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The impact of alternative imputation methods on the measurement of income and wealth: Evidence from the Spanish survey of household finances

Author

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  • Cristina Barceló

    () (Banco de España)

Abstract

The goal of this paper is to emphasise the importance of the way of handling missing data and its impact on the outcome of empirical studies. Using the 2002 wave of the Spanish Survey of Household Finances (EFF), I study the performance of alternative methods: listwise deletion, non-stochastic, multiple and single imputation based on linear-regression models, and hot-deck procedures. Using descriptive statistics of the marginal and conditional distributions of income and wealth and estimating mean and quantile regressions, listwise deletion brings imprecise and biased estimates, non-stochastic imputation underestimates variance and dispersion and hot deck fails to capture the potential relationships among survey variables.

Suggested Citation

  • Cristina Barceló, 2008. "The impact of alternative imputation methods on the measurement of income and wealth: Evidence from the Spanish survey of household finances," Working Papers 0829, Banco de España;Working Papers Homepage.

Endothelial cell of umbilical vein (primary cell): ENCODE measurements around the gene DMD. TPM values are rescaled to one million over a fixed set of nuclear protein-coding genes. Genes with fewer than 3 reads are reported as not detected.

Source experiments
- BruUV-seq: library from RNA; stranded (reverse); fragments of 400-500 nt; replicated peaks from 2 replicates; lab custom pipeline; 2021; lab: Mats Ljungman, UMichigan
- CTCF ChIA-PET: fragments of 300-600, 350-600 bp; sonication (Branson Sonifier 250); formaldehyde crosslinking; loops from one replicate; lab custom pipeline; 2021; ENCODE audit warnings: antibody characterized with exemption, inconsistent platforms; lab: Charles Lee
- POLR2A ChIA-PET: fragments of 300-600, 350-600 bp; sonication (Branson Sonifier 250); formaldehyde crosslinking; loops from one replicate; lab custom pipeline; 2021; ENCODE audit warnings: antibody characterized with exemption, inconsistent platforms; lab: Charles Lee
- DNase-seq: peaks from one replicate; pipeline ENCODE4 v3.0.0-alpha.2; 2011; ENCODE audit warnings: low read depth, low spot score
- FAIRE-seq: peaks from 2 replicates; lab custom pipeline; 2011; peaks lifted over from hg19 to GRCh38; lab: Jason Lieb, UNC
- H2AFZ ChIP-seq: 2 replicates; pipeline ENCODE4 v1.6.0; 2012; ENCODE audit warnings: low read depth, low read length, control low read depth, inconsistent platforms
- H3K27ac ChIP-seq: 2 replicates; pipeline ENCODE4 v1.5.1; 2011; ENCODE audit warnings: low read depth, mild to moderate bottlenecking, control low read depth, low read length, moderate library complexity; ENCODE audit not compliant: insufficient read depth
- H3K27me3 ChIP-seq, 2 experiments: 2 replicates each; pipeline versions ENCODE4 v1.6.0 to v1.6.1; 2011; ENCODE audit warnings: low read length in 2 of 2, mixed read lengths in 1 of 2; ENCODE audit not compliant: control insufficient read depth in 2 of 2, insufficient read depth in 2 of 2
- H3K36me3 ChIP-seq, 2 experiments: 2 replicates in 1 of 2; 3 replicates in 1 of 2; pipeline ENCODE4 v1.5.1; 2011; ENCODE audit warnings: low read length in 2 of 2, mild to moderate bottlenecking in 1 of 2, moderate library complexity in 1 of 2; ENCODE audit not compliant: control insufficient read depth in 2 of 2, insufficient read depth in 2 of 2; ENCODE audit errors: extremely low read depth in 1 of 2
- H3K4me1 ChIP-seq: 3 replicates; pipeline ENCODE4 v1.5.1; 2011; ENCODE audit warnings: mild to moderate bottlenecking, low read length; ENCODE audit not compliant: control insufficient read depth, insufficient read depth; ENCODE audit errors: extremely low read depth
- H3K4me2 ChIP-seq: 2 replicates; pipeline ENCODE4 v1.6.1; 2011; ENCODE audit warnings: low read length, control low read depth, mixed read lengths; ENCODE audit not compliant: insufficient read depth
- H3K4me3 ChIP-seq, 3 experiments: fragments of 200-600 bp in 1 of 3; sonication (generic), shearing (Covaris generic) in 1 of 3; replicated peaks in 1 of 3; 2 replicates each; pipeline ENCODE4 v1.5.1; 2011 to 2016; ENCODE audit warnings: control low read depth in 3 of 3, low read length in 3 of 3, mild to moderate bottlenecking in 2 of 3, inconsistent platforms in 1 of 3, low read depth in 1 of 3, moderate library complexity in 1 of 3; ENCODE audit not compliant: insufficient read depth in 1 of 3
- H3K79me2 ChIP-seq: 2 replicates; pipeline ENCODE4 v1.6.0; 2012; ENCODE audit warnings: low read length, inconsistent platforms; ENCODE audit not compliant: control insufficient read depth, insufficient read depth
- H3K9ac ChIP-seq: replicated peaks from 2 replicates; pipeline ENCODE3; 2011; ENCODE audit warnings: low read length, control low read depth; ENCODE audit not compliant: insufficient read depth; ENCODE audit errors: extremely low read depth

• Handle: RePEc:bde:wpaper:0829
    as

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    File URL: http://www.bde.es/f/webbde/SES/Secciones/Publicaciones/PublicacionesSeriadas/DocumentosTrabajo/08/Fic/dt0829e.pdf
    File Function: First version, December 2008
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    References listed on IDEAS

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    Cited by:

    1. Torres Munguía, Juan Armando, 2014. "Comparison of Imputation Methods for Handling Missing Categorical Data with Univariate Pattern|| Una comparación de métodos de imputación de variables categóricas con patrón univariado," Revista de Métodos Cuantitativos para la Economía y la Empresa = Journal of Quantitative Methods for Economics and Business Administration, Universidad Pablo de Olavide, Department of Quantitative Methods for Economics and Business Administration, vol. 17(1), pages 101-120, June.

    More about this item

    Keywords

    Household wealth surveys; imputation methods;

    JEL classification:

    • D10 - Microeconomics - - Household Behavior - - - General
    • C81 - Mathematical and Quantitative Methods - - Data Collection and Data Estimation Methodology; Computer Programs - - - Methodology for Collecting, Estimating, and Organizing Microeconomic Data; Data Access

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